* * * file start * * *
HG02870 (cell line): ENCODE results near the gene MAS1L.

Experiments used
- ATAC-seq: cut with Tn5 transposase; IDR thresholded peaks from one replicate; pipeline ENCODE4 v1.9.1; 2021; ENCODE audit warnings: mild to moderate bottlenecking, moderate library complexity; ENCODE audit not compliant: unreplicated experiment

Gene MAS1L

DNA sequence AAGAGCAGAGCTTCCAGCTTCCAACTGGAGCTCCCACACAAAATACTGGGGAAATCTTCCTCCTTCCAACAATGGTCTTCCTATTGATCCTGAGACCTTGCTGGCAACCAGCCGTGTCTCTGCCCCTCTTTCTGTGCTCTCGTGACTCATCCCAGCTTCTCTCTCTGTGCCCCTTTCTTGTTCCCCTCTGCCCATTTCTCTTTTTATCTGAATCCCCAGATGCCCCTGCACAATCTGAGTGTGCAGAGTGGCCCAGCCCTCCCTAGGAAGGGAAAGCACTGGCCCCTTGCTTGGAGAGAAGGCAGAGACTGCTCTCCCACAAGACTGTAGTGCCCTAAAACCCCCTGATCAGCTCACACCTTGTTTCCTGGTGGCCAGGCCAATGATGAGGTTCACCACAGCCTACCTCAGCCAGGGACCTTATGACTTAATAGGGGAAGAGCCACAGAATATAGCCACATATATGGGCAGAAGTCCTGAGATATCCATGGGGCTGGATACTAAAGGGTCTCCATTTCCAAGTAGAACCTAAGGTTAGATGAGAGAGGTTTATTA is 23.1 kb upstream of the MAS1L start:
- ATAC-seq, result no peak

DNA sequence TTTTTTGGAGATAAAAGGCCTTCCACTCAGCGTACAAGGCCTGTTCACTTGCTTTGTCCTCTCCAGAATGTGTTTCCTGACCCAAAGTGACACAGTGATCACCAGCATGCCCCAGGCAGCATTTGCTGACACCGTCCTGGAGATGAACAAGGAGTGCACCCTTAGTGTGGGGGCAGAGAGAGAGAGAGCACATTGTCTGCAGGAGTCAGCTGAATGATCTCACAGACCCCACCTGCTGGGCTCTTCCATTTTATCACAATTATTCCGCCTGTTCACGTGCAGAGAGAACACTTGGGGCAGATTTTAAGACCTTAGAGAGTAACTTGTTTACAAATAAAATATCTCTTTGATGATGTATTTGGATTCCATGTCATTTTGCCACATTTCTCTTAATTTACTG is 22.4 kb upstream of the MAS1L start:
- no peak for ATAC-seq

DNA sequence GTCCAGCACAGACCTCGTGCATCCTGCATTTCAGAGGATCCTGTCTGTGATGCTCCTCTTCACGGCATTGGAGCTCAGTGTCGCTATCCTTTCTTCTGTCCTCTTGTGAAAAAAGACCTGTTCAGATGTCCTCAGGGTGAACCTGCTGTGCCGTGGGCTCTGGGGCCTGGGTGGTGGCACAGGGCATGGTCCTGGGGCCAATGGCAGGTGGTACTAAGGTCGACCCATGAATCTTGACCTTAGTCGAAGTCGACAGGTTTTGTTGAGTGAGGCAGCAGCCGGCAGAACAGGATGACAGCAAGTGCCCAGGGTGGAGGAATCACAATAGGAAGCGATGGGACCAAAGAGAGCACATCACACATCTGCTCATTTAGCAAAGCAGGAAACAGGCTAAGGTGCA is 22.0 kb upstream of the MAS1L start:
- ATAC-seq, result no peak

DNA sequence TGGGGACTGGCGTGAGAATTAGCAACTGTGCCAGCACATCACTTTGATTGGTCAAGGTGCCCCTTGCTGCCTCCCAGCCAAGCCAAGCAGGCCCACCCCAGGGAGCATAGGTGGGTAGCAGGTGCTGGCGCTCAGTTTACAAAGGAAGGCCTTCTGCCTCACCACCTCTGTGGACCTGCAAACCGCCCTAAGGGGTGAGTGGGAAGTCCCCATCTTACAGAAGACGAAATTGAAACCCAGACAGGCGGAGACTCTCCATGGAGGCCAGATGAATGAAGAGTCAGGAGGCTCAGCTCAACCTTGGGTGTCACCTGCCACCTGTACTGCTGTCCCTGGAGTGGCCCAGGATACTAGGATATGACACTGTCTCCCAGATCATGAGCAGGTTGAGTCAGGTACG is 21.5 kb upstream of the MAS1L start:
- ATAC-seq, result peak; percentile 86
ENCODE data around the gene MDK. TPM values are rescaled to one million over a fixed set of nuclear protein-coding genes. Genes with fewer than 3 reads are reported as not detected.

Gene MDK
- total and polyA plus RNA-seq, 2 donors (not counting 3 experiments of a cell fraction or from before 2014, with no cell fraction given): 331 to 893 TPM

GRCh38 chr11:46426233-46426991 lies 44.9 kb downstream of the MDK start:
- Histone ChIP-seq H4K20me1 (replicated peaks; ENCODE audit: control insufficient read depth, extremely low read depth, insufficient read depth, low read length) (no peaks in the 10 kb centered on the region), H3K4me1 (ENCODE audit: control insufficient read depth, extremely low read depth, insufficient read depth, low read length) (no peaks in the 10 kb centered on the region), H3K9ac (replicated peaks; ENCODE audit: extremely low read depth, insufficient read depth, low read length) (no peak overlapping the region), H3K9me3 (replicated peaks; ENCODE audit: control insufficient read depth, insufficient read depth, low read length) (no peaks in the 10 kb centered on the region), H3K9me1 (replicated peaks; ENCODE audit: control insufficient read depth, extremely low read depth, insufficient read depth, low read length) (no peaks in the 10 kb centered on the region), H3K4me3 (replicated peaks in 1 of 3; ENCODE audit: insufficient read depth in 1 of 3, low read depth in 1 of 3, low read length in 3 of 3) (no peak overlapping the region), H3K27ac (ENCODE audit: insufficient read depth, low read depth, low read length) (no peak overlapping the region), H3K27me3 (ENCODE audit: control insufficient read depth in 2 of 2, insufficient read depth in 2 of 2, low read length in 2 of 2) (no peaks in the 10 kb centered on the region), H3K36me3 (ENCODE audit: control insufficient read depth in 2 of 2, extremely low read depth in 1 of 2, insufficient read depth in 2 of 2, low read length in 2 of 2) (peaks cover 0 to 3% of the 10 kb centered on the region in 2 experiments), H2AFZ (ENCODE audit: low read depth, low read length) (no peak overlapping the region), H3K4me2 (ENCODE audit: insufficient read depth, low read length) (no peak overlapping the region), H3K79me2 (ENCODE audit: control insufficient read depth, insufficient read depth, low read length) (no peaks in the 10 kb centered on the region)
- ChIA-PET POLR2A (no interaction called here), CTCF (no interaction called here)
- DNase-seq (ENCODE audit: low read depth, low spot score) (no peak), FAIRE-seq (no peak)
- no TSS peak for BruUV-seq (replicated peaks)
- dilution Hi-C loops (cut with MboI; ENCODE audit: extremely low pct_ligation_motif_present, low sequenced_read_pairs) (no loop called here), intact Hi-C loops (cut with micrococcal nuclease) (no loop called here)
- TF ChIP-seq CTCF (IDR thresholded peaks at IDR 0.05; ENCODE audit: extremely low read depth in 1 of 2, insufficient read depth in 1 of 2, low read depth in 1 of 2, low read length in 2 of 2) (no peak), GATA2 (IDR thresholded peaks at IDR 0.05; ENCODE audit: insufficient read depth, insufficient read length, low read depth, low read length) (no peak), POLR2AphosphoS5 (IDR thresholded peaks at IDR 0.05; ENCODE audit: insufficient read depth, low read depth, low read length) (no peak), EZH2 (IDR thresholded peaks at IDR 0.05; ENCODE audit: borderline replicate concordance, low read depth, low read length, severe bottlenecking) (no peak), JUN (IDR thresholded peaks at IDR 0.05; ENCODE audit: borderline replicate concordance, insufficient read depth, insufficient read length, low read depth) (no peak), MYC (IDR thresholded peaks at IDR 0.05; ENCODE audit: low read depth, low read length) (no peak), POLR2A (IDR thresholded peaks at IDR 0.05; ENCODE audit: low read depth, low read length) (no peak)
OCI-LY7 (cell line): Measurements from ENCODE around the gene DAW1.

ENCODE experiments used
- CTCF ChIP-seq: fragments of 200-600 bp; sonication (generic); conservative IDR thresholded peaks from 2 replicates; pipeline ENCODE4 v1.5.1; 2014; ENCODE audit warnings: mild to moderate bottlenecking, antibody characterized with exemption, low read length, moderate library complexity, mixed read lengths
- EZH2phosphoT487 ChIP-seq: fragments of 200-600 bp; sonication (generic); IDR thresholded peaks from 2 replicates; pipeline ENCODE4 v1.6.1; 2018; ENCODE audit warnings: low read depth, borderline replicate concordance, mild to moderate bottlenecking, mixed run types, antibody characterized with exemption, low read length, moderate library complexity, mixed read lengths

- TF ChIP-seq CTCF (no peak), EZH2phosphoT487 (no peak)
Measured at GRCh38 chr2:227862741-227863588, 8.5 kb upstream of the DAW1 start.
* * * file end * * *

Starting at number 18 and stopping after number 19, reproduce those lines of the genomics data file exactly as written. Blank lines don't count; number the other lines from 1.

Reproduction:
- ChIA-PET POLR2A (no interaction called here), CTCF (no interaction called here)
- DNase-seq (ENCODE audit: low read depth, low spot score) (no peak), FAIRE-seq (no peak)